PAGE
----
Monroe, LA – Northeast Delta Human Services Authority’s (NEDHSA) transitional housing efforts work to provide recovery-focused, individualized care for its homeless mental health and addictions clients through a partnership with EasterSeals Louisiana.
NEDHSA Executive Director Dr. Monteic A. Sizer said the agency is working diligently to integrate traditional mental health, developmental disability, prevention, and addictive disorder services with housing and related social supports “to help meet the comprehensive needs of our clients.”
“So many people in our region aren’t able to thrive and reach their full human potential due to the lack of adequate housing. Some are homeless for a short period of time. Others are chronically homeless, in jail, on the street, or in shelters,” Dr. Sizer said. “We established our transitional housing capacity to help address the needs of our clients who suffer from mental illness, various addictions, primary health care challenges, food insecurity, unemployment, and a host of other social problems.”
NEDHSA formed a partnership with EasterSeals Louisiana to help operationalize its transitional housing efforts and peer support center. Both NEDHSA funded programs offer an array evidence-based mental health, addictions, life skills training, workforce development, prevention and wellness options, and case management services.
EasterSeals Louisiana Vice-President and Clinical Director Eric Odom said the organization is proud to partner with NEDHSA “on the provision of this extremely vital service.”
“Transitional Housing is a service designed to accept persons experiencing homelessness literally and immediately off of the streets,” Odom said. “It allows for stabilization to occur while longer-term housing options and services are put into place.”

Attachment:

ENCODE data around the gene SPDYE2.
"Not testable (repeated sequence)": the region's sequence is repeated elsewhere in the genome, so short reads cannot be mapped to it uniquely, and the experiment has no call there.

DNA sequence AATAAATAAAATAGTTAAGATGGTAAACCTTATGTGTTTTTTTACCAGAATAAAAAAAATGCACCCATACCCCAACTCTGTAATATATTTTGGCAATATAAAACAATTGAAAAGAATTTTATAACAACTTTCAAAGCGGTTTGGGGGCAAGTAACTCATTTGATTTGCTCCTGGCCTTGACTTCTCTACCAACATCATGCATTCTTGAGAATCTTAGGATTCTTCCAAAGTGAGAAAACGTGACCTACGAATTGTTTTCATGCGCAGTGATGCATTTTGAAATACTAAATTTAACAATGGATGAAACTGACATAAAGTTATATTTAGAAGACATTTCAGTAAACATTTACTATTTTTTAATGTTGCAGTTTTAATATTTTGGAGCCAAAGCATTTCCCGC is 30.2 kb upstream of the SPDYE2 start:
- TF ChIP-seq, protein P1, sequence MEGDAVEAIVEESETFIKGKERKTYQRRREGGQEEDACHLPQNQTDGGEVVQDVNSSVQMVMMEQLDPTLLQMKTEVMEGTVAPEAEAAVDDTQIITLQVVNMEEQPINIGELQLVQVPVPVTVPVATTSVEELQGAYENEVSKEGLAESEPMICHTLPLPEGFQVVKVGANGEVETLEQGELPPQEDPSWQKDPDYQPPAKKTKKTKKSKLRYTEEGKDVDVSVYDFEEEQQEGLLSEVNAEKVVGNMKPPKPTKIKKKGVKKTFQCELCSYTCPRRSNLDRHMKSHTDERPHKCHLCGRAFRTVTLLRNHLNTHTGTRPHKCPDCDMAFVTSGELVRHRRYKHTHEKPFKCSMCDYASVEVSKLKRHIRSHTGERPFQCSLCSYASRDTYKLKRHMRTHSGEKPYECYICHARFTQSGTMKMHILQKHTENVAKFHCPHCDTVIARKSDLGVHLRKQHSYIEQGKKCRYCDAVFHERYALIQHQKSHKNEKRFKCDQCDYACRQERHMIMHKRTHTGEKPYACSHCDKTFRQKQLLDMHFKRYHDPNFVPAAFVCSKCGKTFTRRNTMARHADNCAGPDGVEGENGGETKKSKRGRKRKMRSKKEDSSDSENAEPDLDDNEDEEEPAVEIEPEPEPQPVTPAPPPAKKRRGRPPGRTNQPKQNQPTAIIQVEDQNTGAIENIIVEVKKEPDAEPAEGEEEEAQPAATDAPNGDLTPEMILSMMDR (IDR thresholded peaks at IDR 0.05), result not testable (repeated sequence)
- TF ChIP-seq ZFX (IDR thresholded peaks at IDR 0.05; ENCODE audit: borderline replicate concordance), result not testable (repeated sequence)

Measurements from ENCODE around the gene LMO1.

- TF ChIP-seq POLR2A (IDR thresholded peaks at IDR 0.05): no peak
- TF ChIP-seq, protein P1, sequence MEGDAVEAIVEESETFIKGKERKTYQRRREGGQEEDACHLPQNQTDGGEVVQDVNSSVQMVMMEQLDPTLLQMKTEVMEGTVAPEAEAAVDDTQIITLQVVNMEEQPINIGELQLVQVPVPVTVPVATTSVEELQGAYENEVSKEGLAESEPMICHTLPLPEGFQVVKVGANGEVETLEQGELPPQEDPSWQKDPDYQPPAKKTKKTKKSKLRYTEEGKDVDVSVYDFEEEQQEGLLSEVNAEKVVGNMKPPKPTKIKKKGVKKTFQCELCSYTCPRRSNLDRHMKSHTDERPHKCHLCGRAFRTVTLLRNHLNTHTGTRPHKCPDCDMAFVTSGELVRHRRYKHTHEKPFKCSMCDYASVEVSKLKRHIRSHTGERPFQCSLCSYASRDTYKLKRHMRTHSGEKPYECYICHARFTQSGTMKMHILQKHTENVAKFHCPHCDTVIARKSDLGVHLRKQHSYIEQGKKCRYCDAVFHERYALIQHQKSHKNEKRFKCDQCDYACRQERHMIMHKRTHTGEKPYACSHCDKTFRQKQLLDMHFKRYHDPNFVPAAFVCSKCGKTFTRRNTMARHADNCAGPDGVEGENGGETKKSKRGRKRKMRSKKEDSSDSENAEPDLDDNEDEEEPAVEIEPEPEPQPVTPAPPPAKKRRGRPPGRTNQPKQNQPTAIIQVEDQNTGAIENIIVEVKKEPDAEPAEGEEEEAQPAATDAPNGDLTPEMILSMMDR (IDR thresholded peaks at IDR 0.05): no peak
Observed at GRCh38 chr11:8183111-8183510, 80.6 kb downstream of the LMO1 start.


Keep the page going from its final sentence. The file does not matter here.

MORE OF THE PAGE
NEDHSA also plans to restart its Phoenix Houses, or Level III gender-specific recovery housing services for drug and alcohol using pregnant women, and women with children who are prone various forms of addiction. Participants will also be linked to primary care, employment, educational, transportation, and daycare opportunities.
Dr. Sizer said NEDHSA’s transitional housing efforts and partnerships stem from the need he saw years ago when looking for help to serve clients who were mentally ill, drug addicted, and homeless.
“While housing the homeless is not our core business, we saw a need to build a more robust housing continuum for this region’s vulnerable homeless and marginally housed populations. While much more needs to be done, we did do something. And we will continue to highlight the need for affordable housing options for those battling mental illness, addiction, food insecurity, unemployment, and developmental disability in our region.”
To learn more about NEDHSA’s transitional housing efforts, tune in on September 30 to Transformations Thursday at 12 noon via Facebook Live at Northeast Delta Human Services Authority.